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  • Cover for when your manufacturer warranty expires
  • Financial protection for used cars from expensive repair costs
  • Car hire, roadside assistance and travel costs covered as standard

Are light bulbs covered under car warranty?

With around 5,000 parts in a modern car, there’s clearly a lot that can go wrong. That’s why it’s important to know what’s covered by a warranty and anything that is specifically excluded. Many parts are more liable to break or wear out than others and these will be listed under the terms of the warranty. The lists of what’s covered and what’s not can differ from one warranty provider to another.

Some major items will always be included. If they become faulty it’s clearly more serious than simple wear and tear and they will be replaced as a matter of course. When it comes to other component parts, it’s not quite so straightforward.

It’s worth checking whether you’ll be able to claim for parts that have simply worn out. There’s uncertainty over some parts, which is why it’s common to ask ‘are light bulbs covered under car warranty?’

Light bulbs are something of a grey area and they may be covered in some cases but not in others. Some warranties will specifically list them in items that are covered, others will have them on a list of exclusions. The type of light bulb can be a factor, with some more susceptible to faults and therefore more likely to be excluded. In many cases, the decision whether to replace bulbs will depend on what caused the damage. Wear and tear, breakage caused by reckless driving, and damage caused by factors such as the weather will not be covered in most cases.

Some warranty providers may deem light bulbs to be consumable items, meaning they are expected to break at some point. If the paperwork suggests this is the case, you won’t be able to make a claim. This brings them into line with other components that are expected to wear out over time, such as tyres, brakes and clutches. However, if they are judged to have become faulty sooner than would normally be the case, the warranty provider will probably accept that this is evidence of a mechanical fault and is likely to consider a claim for them to be replaced.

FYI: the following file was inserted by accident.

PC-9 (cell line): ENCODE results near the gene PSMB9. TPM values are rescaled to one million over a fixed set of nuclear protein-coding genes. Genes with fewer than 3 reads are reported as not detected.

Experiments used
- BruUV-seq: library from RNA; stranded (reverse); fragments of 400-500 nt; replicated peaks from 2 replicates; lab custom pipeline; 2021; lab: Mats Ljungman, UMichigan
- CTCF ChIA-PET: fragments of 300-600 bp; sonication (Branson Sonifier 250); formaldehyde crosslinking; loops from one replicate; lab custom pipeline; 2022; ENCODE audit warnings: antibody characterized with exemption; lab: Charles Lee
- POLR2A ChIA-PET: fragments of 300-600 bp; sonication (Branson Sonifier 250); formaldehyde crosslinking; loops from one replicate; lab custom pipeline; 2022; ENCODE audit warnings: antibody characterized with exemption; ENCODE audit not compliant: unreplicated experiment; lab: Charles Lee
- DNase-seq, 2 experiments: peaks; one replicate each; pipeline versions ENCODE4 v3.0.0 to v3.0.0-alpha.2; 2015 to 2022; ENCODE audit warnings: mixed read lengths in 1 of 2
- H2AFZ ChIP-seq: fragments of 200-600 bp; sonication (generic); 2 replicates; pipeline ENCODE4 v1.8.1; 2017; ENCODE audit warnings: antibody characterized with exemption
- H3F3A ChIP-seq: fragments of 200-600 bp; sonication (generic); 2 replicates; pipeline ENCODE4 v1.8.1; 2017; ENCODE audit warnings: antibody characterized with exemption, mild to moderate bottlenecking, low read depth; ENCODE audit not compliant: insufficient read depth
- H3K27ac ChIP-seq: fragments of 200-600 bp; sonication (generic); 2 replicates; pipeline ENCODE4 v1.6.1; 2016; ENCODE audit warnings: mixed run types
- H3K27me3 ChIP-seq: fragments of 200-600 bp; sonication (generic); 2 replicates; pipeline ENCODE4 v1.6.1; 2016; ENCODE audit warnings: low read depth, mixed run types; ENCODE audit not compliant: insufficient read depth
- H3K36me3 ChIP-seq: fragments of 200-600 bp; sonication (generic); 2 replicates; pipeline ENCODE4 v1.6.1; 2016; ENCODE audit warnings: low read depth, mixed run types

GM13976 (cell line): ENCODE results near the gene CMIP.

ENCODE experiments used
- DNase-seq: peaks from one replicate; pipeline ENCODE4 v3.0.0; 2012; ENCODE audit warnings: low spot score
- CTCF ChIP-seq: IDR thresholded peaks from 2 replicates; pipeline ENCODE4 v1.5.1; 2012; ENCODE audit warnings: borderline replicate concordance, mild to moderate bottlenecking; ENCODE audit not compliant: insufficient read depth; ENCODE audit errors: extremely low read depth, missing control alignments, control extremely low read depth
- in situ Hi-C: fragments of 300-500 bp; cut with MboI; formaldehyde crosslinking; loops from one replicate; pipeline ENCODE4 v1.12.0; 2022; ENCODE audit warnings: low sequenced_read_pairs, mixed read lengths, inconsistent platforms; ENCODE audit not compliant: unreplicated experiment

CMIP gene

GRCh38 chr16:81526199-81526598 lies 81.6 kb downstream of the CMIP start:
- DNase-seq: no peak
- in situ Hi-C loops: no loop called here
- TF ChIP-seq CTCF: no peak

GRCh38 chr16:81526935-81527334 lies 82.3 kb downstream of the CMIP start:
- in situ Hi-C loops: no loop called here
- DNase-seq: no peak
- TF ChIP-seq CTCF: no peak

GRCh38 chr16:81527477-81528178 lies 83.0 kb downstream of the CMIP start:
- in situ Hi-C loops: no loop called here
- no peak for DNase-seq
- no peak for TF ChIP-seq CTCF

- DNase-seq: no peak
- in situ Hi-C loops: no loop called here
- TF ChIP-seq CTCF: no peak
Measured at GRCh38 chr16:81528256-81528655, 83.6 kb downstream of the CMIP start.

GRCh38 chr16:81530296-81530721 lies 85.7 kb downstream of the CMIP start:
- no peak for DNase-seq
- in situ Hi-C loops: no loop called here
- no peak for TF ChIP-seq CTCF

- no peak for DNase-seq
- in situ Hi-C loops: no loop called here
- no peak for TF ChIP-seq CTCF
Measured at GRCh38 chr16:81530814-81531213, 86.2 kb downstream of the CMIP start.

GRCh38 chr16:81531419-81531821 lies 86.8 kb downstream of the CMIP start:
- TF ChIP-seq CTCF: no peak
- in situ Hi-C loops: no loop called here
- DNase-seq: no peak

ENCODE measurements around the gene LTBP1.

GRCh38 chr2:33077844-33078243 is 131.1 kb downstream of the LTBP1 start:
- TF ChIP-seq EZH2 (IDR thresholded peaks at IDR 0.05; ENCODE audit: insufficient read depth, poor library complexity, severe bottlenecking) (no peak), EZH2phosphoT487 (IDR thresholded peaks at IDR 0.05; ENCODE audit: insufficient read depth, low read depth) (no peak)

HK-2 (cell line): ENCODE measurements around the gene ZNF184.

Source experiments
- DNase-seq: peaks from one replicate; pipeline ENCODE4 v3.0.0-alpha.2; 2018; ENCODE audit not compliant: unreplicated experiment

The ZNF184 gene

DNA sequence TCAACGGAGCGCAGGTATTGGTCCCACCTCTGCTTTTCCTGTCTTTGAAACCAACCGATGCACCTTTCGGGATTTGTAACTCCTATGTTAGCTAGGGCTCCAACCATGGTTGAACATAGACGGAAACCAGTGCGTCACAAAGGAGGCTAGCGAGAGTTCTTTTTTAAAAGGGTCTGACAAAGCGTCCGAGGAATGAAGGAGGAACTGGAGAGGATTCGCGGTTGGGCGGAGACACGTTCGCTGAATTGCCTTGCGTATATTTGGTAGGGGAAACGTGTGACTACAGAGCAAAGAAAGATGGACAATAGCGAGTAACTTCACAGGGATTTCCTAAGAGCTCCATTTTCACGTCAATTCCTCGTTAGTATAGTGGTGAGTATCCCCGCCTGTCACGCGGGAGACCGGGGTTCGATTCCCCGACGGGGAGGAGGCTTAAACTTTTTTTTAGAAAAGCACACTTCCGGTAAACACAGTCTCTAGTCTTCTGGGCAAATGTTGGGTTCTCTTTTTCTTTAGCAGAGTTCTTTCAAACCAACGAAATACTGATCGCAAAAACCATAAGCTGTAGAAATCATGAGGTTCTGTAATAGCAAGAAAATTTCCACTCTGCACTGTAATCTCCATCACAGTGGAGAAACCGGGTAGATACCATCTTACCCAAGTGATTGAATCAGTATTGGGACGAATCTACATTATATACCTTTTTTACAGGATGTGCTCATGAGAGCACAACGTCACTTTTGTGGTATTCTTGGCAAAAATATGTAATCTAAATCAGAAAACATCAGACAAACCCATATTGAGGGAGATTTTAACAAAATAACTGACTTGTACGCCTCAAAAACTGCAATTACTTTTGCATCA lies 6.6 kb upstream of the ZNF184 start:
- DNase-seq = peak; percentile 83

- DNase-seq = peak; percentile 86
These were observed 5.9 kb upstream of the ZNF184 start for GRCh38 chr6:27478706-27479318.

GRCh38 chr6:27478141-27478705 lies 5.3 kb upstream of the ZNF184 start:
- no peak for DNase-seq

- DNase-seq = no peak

What parts are normally covered?

You’ll find that some parts are covered regardless of whether you extend the manufacturer’s warranty, arrange it through the dealership, or shop around to find the best deal for your circumstances and your budget. Key components will be replaced if they fail during the period of cover. However, the cover can vary from one provider to another so it’s worth checking the small print of individual policies to make sure it’s what you’re looking for.

Items such as the engine, gearbox and oil seals will be fully covered. Electrics and air conditioning systems are also normally included in a typical warranty. Many of the companies that provide this form of protection will also agree to replace faulty parts that need to be replaced in pairs, such as brake discs and hydraulic shock absorbers, even if only one of the two has failed. This is what is generally referred to as good engineering practice.

What’s excluded?

The paperwork will have a list of items that are specifically excluded. If these parts fail, it will be your responsibility to replace them. For most warranties, the exclusions will include non-mechanical and non-electrical parts. A warranty also won’t cover any modifications to the car, so you should think twice before adding any features that make the vehicle non-standard. Typically, claims will also be rejected if they relate to damage to extras such as roof racks, tow bars, or racks used for carrying bikes.

Other related FAQs

Looking for more related content to this? We’ve picked a selection of related topics that you may find helpful

Extended car warranties often include air conditioning, but not always. It’s important to check the details of your particular warranty agreement to see whether this feature is included.

In general, car warranties do not protect you against flood damage.

The type of car warranty policy you have will determine whether turbo is covered or not.

Bodywork refers to the exterior panels and frames that make up a car. In general, it is not covered by car warranties.

If your car battery suffers an unexpected failure, then it will be covered by your warranty. However, if the alternator has come to the end of its life over time, it’s unlikely this will be covered by your policy.

No, a car warranty policy does not provide cover for diagnostic tests.

It is possible to take out car warranty cover that includes towing in the event you need roadside assistance.

No, a car warranty policy will not provide cover for accidental damage.

The type of car warranty policy you have will depend on whether your vehicle’s brakes are covered or not.

A manufacturer’s warranty – often known as a bumper-to-bumper warranty – may cover any problems that emerge with your paintwork on a new vehicle.